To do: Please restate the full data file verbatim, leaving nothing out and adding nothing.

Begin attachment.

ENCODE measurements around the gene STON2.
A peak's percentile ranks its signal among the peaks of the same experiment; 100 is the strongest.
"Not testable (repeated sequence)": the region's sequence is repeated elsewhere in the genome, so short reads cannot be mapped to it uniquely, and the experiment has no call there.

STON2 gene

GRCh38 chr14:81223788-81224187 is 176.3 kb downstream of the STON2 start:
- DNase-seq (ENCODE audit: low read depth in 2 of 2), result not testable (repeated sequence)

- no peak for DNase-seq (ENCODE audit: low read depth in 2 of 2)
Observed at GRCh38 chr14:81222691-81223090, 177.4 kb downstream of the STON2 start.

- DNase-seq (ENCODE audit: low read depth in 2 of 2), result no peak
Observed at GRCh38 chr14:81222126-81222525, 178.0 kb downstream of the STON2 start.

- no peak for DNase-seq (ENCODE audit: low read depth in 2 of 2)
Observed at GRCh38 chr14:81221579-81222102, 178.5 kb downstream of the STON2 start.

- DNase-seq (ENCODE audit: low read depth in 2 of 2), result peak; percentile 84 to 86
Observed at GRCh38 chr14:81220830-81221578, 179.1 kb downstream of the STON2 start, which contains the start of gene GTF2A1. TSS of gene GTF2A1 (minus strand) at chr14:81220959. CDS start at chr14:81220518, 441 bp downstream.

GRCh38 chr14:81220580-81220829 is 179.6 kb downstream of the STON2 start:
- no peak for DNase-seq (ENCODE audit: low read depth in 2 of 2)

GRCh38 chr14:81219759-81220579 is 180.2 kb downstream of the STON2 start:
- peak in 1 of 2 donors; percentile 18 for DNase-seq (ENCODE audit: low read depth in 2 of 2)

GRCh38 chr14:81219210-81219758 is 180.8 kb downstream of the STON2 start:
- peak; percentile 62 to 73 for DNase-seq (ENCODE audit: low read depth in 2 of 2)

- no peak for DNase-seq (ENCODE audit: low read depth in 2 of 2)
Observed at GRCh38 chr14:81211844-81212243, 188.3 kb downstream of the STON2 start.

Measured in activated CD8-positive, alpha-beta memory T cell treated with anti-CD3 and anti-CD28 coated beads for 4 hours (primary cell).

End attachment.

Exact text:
ENCODE measurements around the gene STON2.
A peak's percentile ranks its signal among the peaks of the same experiment; 100 is the strongest.
"Not testable (repeated sequence)": the region's sequence is repeated elsewhere in the genome, so short reads cannot be mapped to it uniquely, and the experiment has no call there.

STON2 gene

GRCh38 chr14:81223788-81224187 is 176.3 kb downstream of the STON2 start:
- DNase-seq (ENCODE audit: low read depth in 2 of 2), result not testable (repeated sequence)

- no peak for DNase-seq (ENCODE audit: low read depth in 2 of 2)
Observed at GRCh38 chr14:81222691-81223090, 177.4 kb downstream of the STON2 start.

- DNase-seq (ENCODE audit: low read depth in 2 of 2), result no peak
Observed at GRCh38 chr14:81222126-81222525, 178.0 kb downstream of the STON2 start.

- no peak for DNase-seq (ENCODE audit: low read depth in 2 of 2)
Observed at GRCh38 chr14:81221579-81222102, 178.5 kb downstream of the STON2 start.

- DNase-seq (ENCODE audit: low read depth in 2 of 2), result peak; percentile 84 to 86
Observed at GRCh38 chr14:81220830-81221578, 179.1 kb downstream of the STON2 start, which contains the start of gene GTF2A1. TSS of gene GTF2A1 (minus strand) at chr14:81220959. CDS start at chr14:81220518, 441 bp downstream.

GRCh38 chr14:81220580-81220829 is 179.6 kb downstream of the STON2 start:
- no peak for DNase-seq (ENCODE audit: low read depth in 2 of 2)

GRCh38 chr14:81219759-81220579 is 180.2 kb downstream of the STON2 start:
- peak in 1 of 2 donors; percentile 18 for DNase-seq (ENCODE audit: low read depth in 2 of 2)

GRCh38 chr14:81219210-81219758 is 180.8 kb downstream of the STON2 start:
- peak; percentile 62 to 73 for DNase-seq (ENCODE audit: low read depth in 2 of 2)

- no peak for DNase-seq (ENCODE audit: low read depth in 2 of 2)
Observed at GRCh38 chr14:81211844-81212243, 188.3 kb downstream of the STON2 start.

Measured in activated CD8-positive, alpha-beta memory T cell treated with anti-CD3 and anti-CD28 coated beads for 4 hours (primary cell).